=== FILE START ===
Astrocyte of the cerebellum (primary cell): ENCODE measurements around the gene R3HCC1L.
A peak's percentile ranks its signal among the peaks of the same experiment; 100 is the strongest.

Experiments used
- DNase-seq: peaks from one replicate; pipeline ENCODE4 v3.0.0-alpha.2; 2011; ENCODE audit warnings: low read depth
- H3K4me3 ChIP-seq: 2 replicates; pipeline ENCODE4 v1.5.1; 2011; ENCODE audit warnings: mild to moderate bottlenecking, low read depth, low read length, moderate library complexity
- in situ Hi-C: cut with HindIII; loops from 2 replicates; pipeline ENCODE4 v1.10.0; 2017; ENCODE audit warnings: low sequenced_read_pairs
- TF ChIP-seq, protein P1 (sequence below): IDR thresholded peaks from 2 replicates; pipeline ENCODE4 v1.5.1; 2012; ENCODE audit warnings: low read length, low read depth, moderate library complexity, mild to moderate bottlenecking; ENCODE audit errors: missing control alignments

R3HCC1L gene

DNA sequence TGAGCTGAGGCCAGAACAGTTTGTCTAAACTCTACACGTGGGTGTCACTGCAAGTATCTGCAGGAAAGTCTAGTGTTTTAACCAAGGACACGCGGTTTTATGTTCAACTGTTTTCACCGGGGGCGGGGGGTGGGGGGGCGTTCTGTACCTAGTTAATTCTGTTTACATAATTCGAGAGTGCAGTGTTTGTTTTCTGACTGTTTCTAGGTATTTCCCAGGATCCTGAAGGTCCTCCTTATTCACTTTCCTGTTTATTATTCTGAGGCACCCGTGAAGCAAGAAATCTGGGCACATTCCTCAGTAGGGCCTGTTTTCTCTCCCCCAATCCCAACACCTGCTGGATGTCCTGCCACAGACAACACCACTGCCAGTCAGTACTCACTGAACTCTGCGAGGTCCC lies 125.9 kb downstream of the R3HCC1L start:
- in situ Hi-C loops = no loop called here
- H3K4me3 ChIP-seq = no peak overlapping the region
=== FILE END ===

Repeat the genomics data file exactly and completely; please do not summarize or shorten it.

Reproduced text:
Astrocyte of the cerebellum (primary cell): ENCODE measurements around the gene R3HCC1L.
A peak's percentile ranks its signal among the peaks of the same experiment; 100 is the strongest.

Experiments used
- DNase-seq: peaks from one replicate; pipeline ENCODE4 v3.0.0-alpha.2; 2011; ENCODE audit warnings: low read depth
- H3K4me3 ChIP-seq: 2 replicates; pipeline ENCODE4 v1.5.1; 2011; ENCODE audit warnings: mild to moderate bottlenecking, low read depth, low read length, moderate library complexity
- in situ Hi-C: cut with HindIII; loops from 2 replicates; pipeline ENCODE4 v1.10.0; 2017; ENCODE audit warnings: low sequenced_read_pairs
- TF ChIP-seq, protein P1 (sequence below): IDR thresholded peaks from 2 replicates; pipeline ENCODE4 v1.5.1; 2012; ENCODE audit warnings: low read length, low read depth, moderate library complexity, mild to moderate bottlenecking; ENCODE audit errors: missing control alignments

R3HCC1L gene

DNA sequence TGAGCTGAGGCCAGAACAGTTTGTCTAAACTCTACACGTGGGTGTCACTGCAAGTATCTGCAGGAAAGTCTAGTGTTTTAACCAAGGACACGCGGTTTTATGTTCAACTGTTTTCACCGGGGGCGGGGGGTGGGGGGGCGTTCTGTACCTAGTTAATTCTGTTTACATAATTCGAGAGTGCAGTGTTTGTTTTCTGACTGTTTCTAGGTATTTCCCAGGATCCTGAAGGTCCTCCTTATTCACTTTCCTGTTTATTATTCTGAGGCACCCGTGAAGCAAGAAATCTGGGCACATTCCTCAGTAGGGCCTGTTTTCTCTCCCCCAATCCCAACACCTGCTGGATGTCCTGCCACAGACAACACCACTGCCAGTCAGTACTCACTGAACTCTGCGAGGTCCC lies 125.9 kb downstream of the R3HCC1L start:
- in situ Hi-C loops = no loop called here
- H3K4me3 ChIP-seq = no peak overlapping the region